Customize your JAMA Network experience by selecting one or more topics from the list below.
On December 13, 2006, the neurology community lost one of its most influential physician-scientists, W. Ian McDonald, MB, ChB, PhD. Dr McDonald's name has become recognized around the world for his seminal insights into the underpinnings of multiple sclerosis (MS) and for the application of novel technologies to reveal the diagnosis of this formidably challenging disorder of the brain and spinal cord.
Ian McDonald was a native of New Zealand, where he obtained his medical school training and a doctorate at the University of Otago. His graduate work focused on the pathophysiology of axonal demyelination; the functional effects and mechanisms of demyelination and remyelination were topics that remained the focus of his entire professional career. He moved to London, England, in 1963 and continued his clinical training at Queen Square between 1963 and 1966, with a year serving as a research fellow to Derek Denny-Brown, MD, DPhil, FRCP, at Harvard University (1965-1966). He became a consultant neurologist at the National Hospital for Neurology and Neurosurgery in 1966 and professor of clinical neurology at the Institute of Neurology at London University in 1974; he continued in these posts until his retirement in 1998.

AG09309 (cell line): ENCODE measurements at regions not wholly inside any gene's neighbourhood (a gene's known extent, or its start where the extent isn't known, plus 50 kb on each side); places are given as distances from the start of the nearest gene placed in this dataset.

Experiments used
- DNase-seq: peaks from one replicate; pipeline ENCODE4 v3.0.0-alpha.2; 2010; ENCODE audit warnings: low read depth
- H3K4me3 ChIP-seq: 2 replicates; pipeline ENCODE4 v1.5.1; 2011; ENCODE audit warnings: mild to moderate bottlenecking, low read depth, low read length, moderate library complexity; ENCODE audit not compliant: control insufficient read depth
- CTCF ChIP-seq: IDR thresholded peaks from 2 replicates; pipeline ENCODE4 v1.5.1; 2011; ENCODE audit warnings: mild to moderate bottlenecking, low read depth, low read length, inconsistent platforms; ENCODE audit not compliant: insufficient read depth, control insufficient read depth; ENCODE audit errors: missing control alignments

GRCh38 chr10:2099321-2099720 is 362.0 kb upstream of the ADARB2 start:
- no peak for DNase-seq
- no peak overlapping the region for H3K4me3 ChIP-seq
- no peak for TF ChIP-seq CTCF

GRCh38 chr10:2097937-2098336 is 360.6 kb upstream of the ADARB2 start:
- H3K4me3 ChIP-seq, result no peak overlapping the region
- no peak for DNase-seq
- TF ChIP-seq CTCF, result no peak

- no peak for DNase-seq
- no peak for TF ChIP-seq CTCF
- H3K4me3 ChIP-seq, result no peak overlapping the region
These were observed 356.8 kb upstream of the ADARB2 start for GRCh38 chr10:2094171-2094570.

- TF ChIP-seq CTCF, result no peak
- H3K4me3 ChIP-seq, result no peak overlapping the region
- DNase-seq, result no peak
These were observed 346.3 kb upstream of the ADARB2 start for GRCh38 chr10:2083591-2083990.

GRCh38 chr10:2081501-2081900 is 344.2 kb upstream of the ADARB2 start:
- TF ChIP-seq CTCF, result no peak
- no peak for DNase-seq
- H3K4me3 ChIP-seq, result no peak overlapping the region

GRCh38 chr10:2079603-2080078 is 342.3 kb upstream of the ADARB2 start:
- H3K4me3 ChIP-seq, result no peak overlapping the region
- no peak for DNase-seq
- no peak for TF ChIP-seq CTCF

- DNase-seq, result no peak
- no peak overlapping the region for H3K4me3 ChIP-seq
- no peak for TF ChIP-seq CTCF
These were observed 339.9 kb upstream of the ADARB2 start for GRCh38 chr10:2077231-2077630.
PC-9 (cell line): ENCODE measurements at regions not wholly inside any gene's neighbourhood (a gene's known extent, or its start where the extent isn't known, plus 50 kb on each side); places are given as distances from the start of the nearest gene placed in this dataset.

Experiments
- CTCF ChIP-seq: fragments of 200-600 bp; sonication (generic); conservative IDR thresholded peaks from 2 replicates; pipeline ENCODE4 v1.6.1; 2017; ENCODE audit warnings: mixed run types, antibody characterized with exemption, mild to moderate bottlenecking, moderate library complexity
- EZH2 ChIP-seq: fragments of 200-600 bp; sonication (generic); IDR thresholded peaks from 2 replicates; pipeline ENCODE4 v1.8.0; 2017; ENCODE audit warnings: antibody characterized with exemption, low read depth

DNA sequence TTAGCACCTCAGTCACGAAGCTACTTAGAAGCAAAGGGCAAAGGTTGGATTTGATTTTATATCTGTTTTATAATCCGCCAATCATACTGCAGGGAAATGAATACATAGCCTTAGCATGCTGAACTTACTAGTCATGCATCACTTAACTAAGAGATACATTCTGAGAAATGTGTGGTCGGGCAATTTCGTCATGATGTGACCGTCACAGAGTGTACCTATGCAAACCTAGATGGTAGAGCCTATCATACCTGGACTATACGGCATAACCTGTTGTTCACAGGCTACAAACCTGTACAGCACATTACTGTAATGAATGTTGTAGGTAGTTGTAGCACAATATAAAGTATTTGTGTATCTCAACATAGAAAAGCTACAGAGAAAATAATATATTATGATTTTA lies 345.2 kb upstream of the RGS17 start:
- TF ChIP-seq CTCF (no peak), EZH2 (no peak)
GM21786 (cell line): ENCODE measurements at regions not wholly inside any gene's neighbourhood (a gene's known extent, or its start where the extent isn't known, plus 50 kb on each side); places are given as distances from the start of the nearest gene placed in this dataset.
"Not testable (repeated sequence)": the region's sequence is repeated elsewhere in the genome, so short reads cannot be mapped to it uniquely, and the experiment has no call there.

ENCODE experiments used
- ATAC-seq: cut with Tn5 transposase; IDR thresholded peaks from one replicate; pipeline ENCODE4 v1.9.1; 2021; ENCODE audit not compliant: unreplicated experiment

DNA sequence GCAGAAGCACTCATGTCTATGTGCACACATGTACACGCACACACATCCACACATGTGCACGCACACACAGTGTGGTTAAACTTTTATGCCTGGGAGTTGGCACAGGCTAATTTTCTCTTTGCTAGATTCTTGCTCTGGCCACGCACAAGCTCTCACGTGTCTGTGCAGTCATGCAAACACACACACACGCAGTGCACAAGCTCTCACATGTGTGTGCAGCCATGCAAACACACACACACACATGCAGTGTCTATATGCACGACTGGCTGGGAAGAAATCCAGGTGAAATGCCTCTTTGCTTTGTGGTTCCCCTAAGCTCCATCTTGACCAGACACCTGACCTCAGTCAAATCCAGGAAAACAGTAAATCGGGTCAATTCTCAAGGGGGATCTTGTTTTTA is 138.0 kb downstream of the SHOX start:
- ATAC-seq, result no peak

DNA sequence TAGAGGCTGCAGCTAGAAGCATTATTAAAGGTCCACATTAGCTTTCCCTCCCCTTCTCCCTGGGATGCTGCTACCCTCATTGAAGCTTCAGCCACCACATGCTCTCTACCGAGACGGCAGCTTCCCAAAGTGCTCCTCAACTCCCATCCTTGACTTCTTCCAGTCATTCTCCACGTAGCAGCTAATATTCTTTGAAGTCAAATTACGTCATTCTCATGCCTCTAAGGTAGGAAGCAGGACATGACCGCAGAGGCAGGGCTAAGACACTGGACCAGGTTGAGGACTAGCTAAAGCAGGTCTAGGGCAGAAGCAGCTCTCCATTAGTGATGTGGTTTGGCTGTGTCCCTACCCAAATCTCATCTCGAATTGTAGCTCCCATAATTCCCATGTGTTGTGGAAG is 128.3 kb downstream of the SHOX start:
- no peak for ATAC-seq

Frohman EM, Stuve O, Miller DH. W. Ian McDonald, MB, ChB, PhD (1933-2006): The Multiple Sclerosis Physician-Scientist of the 20th Century. Arch Neurol. 2007;64(3):452–454. doi:https://doi.org/10.1001/archneur.64.3.452
Create a personal account or sign in to: